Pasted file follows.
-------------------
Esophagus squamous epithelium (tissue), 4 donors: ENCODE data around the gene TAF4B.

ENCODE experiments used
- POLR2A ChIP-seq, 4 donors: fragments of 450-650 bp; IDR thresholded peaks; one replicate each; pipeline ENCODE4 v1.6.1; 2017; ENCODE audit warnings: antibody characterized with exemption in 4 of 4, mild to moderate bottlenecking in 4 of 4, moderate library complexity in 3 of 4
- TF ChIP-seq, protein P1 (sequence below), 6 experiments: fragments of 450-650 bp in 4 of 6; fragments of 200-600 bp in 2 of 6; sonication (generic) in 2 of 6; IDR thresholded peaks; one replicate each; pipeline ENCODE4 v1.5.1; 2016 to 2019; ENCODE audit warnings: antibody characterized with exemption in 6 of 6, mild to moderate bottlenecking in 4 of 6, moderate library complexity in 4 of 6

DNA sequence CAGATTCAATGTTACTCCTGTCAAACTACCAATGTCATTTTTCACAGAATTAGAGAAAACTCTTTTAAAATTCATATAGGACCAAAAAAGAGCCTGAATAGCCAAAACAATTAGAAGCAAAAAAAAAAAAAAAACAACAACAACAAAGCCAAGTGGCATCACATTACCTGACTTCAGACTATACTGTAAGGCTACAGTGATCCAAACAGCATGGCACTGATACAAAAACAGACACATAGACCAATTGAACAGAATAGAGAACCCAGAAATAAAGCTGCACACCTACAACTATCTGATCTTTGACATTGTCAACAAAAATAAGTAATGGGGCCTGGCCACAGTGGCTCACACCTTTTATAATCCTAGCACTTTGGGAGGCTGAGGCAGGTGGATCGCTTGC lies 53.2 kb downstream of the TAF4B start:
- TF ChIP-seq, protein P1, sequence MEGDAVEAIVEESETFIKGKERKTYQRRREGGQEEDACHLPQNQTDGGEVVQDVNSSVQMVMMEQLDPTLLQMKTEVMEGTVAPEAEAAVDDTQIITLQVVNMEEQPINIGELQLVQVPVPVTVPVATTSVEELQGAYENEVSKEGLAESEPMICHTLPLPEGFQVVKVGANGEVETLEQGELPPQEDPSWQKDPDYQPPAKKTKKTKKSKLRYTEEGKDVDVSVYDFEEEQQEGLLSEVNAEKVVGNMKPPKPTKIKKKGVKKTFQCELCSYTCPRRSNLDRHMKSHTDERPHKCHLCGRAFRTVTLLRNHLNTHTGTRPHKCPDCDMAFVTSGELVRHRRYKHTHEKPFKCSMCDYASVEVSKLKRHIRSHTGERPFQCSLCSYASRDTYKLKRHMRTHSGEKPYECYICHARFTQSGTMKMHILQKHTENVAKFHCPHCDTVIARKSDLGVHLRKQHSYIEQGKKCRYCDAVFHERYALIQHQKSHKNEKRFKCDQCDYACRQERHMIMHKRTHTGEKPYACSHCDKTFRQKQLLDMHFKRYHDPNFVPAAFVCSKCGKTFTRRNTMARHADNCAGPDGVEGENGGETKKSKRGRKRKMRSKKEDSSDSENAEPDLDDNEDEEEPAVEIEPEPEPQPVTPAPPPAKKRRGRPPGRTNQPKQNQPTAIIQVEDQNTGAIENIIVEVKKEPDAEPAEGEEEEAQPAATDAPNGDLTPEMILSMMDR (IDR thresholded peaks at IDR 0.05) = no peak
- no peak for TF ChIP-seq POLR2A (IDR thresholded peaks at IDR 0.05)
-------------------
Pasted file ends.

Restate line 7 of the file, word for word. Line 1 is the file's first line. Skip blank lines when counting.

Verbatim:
- no peak for TF ChIP-seq POLR2A (IDR thresholded peaks at IDR 0.05)